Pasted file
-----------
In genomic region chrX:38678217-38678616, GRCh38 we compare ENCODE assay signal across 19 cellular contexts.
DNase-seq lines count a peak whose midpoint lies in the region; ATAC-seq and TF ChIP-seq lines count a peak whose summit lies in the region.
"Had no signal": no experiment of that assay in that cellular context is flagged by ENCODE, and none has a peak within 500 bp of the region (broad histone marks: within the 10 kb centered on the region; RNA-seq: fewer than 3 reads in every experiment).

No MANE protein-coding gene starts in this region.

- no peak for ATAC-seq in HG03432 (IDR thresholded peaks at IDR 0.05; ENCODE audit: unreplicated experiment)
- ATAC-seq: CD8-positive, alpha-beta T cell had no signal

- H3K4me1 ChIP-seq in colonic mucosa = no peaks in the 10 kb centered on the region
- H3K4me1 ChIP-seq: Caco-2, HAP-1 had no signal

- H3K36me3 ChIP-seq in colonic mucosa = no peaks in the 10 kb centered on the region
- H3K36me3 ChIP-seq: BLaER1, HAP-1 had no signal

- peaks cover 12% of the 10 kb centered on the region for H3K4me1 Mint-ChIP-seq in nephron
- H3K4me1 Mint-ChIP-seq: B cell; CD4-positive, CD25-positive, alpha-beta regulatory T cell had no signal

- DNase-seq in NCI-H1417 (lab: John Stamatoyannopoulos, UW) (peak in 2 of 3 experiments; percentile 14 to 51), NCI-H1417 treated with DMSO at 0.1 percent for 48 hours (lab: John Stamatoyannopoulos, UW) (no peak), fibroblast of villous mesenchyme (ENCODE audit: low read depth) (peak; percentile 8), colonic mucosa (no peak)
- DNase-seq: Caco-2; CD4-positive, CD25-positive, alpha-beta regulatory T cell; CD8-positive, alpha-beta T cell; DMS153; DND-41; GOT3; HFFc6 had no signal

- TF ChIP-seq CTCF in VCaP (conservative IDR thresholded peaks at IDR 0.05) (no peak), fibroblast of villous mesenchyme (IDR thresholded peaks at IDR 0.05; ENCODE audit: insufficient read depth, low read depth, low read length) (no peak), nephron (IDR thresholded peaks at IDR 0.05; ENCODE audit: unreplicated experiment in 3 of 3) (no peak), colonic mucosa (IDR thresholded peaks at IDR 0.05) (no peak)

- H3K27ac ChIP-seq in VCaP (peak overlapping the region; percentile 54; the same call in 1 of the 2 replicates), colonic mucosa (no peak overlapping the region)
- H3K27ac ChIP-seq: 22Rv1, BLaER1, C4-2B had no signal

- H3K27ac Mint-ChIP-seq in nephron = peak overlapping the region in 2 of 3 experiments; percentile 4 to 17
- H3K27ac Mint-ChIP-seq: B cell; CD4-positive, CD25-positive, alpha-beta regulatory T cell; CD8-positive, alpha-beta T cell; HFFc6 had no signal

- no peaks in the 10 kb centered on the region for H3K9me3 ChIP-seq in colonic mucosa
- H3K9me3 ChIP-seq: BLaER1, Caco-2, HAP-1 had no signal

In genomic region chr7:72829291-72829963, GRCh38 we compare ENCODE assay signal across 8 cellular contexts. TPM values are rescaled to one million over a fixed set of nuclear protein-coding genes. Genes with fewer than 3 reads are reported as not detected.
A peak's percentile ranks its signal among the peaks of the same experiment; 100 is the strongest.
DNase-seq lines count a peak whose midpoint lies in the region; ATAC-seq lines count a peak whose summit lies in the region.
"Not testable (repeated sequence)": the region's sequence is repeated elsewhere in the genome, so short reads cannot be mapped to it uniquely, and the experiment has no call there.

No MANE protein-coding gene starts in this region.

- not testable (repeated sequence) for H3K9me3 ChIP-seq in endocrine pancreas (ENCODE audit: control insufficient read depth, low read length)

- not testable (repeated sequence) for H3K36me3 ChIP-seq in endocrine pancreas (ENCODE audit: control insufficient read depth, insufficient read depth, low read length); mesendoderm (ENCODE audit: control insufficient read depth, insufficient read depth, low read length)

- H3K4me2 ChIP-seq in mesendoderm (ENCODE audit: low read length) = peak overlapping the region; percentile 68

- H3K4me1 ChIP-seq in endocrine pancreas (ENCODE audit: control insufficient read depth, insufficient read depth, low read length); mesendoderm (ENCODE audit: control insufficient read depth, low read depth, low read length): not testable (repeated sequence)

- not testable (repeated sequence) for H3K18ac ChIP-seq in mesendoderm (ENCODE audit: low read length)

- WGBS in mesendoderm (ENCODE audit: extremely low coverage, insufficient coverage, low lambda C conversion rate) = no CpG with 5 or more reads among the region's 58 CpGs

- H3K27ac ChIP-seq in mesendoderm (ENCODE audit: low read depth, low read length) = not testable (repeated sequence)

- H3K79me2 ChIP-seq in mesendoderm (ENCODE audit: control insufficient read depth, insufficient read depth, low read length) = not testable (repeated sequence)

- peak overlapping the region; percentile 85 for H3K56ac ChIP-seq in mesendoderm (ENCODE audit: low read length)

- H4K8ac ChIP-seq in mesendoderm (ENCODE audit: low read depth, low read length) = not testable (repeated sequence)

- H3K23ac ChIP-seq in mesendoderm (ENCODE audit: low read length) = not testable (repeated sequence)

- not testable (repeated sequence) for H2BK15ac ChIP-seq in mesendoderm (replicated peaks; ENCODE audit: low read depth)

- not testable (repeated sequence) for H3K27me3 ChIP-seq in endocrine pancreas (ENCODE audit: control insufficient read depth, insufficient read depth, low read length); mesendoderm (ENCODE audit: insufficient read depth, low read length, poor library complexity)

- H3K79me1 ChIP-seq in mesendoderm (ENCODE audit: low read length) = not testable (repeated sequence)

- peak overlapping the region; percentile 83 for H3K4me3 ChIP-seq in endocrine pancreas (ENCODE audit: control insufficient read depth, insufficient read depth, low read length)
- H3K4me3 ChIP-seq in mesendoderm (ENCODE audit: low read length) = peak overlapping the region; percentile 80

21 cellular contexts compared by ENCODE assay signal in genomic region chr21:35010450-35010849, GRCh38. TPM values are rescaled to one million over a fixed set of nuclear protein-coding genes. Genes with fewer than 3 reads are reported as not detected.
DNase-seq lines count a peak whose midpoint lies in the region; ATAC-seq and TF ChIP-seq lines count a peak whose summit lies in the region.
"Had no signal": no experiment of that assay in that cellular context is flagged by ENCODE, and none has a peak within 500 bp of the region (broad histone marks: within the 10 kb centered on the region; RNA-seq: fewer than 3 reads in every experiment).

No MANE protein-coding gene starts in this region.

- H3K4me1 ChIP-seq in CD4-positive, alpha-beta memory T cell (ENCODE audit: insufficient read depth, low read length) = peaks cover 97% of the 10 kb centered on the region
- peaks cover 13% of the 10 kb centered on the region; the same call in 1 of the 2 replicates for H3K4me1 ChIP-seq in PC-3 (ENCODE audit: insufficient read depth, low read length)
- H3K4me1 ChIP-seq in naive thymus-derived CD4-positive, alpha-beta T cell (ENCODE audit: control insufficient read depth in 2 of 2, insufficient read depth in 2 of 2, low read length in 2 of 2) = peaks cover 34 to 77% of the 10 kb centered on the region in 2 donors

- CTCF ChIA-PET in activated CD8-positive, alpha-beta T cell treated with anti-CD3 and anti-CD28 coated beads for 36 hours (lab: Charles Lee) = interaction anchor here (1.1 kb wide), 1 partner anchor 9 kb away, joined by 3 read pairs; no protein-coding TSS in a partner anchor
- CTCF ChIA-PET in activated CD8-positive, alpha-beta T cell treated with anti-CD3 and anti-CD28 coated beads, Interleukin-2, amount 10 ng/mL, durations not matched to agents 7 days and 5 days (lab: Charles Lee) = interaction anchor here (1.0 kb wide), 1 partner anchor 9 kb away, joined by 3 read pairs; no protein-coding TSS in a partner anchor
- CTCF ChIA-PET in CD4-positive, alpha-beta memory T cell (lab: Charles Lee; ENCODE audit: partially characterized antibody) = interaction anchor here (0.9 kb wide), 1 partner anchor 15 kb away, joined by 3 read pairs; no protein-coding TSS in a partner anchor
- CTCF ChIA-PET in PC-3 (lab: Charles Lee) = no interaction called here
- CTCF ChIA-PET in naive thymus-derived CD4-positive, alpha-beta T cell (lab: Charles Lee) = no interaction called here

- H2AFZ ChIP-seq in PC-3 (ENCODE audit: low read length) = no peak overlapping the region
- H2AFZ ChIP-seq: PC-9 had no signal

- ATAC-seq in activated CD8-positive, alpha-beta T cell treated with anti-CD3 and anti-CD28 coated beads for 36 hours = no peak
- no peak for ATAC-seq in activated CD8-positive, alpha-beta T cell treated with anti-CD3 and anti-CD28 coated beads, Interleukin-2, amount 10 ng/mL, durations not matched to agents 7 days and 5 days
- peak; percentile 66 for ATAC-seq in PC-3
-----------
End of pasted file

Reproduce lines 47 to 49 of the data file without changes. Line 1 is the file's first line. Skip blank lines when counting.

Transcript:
- H3K4me1 ChIP-seq in CD4-positive, alpha-beta memory T cell (ENCODE audit: insufficient read depth, low read length) = peaks cover 97% of the 10 kb centered on the region
- peaks cover 13% of the 10 kb centered on the region; the same call in 1 of the 2 replicates for H3K4me1 ChIP-seq in PC-3 (ENCODE audit: insufficient read depth, low read length)
- H3K4me1 ChIP-seq in naive thymus-derived CD4-positive, alpha-beta T cell (ENCODE audit: control insufficient read depth in 2 of 2, insufficient read depth in 2 of 2, low read length in 2 of 2) = peaks cover 34 to 77% of the 10 kb centered on the region in 2 donors